13. Use a team attack (outnumber the other party at the negotiating table).
14. Use time to your advantage.
15. Create an reverse auction between competitors.
16. Faking or share information to drive decisions such as planned price increases .
17. Intentional overload of requests for information.
18. Elevate to a higher authority.
19. Apparently withdraw from the negotiation.
20. Tell them what will happen if don't they don’t agree.
21. Dangle the carrot of more potential business.
22. Use limited authority or the need to get higher level approval above a certain amount
23. Use limited funding levels
24. Ask “What if"
25. Cherry pick only the items you get the most benefit from.
26. Tell them what you need and why.
27. Show legitimacy of your position.
28. Create intentional deadlock.
29. Establish deadlines.
30. Use past precedent.
31. Play to the Negotiator’s needs such as being risk averse.
32. Divide and conquer members of their team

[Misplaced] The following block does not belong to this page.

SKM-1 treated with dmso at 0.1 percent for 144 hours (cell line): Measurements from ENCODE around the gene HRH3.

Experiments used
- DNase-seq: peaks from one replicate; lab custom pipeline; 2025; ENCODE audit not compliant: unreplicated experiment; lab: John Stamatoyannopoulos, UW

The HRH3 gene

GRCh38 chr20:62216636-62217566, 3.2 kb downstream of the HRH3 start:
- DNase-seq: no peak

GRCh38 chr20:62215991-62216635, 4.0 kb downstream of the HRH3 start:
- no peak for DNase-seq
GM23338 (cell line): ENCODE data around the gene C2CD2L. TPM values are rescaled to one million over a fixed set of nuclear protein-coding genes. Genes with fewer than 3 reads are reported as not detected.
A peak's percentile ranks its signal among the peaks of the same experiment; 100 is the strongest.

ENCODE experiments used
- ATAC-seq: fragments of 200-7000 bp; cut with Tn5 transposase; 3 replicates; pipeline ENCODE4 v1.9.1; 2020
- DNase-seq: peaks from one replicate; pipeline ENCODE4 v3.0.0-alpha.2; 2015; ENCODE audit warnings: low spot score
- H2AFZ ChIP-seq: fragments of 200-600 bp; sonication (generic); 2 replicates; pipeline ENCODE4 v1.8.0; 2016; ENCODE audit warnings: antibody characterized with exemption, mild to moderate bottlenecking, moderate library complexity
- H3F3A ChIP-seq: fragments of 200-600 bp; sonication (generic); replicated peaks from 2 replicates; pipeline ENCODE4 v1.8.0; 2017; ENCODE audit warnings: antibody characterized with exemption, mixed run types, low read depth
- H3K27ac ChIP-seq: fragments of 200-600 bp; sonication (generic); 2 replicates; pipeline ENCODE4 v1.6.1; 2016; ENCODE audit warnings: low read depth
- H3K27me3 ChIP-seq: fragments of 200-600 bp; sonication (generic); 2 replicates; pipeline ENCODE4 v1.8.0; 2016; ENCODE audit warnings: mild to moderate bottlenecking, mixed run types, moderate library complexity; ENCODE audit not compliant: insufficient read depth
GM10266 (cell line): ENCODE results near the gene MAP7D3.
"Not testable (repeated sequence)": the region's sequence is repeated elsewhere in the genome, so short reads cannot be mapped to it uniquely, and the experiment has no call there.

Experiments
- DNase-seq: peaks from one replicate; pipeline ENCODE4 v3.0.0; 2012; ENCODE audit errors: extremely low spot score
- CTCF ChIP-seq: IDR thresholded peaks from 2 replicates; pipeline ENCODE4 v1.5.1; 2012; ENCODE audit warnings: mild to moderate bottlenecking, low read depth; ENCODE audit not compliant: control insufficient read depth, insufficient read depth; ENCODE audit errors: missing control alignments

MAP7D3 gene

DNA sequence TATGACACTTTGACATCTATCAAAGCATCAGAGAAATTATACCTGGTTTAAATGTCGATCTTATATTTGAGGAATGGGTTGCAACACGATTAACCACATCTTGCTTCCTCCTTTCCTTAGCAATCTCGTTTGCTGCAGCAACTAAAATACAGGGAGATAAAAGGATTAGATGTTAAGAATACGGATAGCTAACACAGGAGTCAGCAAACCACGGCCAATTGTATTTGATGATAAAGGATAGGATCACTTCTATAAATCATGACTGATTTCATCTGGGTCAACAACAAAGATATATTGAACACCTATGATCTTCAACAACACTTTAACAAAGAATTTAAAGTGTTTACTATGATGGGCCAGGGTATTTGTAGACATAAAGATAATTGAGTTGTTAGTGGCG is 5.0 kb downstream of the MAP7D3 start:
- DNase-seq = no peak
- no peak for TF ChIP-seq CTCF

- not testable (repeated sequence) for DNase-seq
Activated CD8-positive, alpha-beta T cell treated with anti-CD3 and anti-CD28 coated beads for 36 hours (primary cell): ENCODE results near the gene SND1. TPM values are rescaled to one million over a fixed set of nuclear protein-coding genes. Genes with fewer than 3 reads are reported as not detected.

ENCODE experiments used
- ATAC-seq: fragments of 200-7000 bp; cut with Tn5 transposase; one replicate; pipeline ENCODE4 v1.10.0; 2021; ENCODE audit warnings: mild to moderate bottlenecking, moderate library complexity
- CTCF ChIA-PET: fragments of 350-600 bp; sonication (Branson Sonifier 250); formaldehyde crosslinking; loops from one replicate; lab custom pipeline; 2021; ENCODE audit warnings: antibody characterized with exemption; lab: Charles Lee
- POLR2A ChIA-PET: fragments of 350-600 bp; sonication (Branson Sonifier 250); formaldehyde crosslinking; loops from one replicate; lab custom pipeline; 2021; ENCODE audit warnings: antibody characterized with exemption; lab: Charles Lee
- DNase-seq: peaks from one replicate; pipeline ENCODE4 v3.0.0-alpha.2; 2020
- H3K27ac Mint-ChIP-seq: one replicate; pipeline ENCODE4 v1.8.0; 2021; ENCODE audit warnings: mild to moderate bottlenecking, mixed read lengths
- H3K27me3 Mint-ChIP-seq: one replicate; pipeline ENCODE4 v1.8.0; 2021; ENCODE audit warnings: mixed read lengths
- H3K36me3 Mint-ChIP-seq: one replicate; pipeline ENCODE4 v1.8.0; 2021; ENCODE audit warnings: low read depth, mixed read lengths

33. Change (the pace, the team, etc.)
34. Use the Good Guy / Bad Guy tactic
35. Attempt to intimidate the negotiator.
36. Stonewall – just continue to say no.
37. Provide reasons to agree.
38. Ask for a new counterpart.
39. Leak information to help them decide.
40. Put them on the defensive.
41. Make them feel guilty about their position.
42. Be unpredictable.
43. Use silence to create uncertainty
44. Set expectations early about what is possible or needed
45. Create smokescreens
46. Use shills such as another team member making a comment that could impact the negotiation.
47. Be skeptical, demand proof
47. Catch them while they are weak, or wear them down.
48. Create power seating positions
49. Do things to distract them
50. Flinch at their proposals
51. Give non-verbal signals to show apparent feelings